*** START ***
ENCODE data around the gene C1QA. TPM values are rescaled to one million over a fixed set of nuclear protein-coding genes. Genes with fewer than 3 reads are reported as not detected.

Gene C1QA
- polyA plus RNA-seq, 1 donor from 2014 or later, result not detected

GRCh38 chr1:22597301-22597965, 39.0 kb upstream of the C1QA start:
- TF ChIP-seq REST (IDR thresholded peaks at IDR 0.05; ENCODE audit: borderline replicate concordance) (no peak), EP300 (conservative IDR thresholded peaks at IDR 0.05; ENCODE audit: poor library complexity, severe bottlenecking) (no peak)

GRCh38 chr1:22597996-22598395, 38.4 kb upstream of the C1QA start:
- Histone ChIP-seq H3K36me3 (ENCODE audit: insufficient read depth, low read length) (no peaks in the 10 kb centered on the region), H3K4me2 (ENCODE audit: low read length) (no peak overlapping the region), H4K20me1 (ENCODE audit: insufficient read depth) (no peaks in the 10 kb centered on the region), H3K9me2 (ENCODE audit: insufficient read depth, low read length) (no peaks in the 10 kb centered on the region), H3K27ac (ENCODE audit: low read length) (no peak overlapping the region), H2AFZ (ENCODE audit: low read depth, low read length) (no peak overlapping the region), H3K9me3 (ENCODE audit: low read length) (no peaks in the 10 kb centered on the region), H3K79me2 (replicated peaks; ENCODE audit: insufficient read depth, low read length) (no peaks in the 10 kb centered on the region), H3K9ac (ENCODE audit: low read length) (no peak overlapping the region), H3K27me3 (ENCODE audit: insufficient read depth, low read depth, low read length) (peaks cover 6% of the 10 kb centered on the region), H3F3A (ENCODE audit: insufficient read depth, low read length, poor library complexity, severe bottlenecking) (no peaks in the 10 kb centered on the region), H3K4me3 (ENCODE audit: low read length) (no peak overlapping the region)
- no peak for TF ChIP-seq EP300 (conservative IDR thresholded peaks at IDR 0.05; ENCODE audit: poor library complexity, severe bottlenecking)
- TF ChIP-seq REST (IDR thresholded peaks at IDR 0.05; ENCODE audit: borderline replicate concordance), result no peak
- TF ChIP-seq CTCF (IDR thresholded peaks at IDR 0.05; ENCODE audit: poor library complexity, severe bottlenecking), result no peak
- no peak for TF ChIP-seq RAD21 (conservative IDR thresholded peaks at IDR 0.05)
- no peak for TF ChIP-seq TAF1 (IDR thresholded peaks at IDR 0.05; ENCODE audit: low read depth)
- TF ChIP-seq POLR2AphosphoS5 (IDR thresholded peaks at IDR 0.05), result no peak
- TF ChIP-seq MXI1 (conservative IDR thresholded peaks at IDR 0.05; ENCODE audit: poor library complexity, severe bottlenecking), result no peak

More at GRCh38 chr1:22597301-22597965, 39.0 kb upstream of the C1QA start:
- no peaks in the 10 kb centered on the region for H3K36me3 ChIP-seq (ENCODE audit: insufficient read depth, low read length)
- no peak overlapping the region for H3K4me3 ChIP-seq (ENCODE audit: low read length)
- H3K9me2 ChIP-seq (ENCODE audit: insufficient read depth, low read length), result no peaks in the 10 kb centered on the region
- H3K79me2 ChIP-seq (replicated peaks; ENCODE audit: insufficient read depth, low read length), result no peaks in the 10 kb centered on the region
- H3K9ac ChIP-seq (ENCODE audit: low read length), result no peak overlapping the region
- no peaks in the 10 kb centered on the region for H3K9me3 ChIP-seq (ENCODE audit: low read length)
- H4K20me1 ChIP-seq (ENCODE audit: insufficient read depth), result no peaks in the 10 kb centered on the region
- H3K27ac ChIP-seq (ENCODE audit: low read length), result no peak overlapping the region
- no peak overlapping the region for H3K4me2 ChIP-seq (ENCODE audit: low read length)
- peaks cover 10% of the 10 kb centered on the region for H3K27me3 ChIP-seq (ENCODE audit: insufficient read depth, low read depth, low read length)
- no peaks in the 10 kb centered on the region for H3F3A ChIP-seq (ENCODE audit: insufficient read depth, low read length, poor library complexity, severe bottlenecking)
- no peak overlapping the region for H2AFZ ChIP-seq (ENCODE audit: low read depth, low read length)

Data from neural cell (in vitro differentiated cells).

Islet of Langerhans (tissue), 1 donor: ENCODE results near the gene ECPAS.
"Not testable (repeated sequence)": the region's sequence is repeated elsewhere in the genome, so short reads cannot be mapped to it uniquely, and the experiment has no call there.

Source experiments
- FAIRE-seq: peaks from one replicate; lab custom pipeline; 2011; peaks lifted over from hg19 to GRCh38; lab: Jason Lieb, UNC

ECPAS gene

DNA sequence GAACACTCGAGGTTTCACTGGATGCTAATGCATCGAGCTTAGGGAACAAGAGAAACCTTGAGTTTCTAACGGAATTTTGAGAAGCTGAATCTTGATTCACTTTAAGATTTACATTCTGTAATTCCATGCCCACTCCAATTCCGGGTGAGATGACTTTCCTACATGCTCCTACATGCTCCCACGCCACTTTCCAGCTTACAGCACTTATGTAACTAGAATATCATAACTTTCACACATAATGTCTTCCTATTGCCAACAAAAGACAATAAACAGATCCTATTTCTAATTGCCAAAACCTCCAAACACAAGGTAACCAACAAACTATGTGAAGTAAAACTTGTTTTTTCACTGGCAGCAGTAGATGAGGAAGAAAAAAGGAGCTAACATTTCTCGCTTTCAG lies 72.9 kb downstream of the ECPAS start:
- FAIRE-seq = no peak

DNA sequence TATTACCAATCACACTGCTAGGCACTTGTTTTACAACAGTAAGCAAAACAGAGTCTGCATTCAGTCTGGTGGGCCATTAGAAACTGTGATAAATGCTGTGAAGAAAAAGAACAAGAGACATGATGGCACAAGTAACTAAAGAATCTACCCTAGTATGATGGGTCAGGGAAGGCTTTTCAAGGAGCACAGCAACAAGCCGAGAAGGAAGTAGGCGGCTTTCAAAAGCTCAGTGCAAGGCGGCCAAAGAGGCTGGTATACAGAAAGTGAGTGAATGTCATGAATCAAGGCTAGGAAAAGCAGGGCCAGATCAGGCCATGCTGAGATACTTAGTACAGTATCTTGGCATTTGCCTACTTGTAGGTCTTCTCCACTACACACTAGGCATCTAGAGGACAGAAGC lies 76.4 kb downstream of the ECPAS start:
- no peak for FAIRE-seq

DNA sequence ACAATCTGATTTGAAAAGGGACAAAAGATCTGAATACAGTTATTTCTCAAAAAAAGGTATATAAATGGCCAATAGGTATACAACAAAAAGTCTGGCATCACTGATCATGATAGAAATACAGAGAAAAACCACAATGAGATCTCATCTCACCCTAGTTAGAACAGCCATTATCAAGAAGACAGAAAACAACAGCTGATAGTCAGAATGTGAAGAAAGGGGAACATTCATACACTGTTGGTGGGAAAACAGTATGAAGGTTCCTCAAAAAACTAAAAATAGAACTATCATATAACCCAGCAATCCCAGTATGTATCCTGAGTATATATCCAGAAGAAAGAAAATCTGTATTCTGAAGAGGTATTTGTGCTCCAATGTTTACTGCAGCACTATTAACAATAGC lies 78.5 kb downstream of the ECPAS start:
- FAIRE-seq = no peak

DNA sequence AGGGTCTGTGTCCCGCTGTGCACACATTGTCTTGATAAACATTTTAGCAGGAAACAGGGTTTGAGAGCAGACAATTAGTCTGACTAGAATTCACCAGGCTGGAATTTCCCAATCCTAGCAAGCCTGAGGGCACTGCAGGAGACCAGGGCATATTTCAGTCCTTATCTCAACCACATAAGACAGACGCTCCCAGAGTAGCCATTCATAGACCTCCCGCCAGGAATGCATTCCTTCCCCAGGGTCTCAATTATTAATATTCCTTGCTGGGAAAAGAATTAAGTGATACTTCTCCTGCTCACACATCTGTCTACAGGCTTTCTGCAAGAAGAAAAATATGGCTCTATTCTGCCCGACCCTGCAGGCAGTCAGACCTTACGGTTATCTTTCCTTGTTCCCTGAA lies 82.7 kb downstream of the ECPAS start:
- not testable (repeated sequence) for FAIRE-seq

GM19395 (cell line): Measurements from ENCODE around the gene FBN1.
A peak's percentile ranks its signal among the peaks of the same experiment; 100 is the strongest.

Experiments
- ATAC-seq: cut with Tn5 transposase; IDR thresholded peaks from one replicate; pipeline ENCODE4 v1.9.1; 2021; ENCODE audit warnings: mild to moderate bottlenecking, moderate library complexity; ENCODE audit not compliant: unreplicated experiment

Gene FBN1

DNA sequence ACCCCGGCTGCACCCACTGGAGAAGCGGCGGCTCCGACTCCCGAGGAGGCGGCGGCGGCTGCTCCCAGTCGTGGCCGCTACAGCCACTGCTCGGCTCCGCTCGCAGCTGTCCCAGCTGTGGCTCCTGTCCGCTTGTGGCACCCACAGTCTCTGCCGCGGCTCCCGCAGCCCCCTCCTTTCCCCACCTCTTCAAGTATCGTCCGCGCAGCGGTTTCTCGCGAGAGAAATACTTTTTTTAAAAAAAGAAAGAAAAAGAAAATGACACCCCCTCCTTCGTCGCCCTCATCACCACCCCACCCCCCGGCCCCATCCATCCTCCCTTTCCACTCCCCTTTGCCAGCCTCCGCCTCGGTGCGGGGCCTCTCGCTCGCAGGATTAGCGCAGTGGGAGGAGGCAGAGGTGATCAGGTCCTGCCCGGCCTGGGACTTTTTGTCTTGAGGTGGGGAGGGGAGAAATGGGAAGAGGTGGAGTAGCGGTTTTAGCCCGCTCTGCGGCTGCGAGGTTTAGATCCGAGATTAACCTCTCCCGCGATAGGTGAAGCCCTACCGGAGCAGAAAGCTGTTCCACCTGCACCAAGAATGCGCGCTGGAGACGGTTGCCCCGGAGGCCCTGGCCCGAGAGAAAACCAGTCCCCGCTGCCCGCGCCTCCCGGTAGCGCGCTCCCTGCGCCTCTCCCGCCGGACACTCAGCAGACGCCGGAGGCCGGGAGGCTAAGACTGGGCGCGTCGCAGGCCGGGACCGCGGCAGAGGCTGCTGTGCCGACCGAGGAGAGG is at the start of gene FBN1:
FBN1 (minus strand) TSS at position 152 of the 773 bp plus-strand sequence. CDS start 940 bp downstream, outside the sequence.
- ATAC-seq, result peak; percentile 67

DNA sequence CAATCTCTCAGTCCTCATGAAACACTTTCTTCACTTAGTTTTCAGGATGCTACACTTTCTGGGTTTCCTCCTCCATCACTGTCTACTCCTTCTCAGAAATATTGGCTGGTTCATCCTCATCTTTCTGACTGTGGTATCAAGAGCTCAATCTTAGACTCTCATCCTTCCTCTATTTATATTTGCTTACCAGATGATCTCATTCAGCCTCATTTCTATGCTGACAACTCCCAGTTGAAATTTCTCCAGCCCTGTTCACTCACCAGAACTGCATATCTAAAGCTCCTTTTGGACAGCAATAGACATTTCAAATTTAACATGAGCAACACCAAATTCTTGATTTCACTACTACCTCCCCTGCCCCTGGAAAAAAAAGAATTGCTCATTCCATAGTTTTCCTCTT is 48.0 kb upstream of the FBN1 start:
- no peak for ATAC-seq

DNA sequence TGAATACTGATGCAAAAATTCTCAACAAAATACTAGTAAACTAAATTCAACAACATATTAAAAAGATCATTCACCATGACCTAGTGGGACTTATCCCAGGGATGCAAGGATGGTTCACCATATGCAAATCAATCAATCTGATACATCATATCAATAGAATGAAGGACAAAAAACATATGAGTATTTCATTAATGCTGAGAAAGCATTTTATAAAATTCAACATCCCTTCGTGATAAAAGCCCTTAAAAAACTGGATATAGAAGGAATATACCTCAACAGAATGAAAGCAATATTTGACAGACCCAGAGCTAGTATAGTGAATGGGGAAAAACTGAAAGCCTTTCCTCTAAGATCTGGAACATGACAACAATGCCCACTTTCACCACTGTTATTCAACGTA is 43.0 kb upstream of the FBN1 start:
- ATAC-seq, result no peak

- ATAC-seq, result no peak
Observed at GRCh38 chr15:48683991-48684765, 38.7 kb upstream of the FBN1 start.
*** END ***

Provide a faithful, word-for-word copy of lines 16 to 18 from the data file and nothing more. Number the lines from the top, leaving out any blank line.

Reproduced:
- no peaks in the 10 kb centered on the region for H3K36me3 ChIP-seq (ENCODE audit: insufficient read depth, low read length)
- no peak overlapping the region for H3K4me3 ChIP-seq (ENCODE audit: low read length)
- H3K9me2 ChIP-seq (ENCODE audit: insufficient read depth, low read length), result no peaks in the 10 kb centered on the region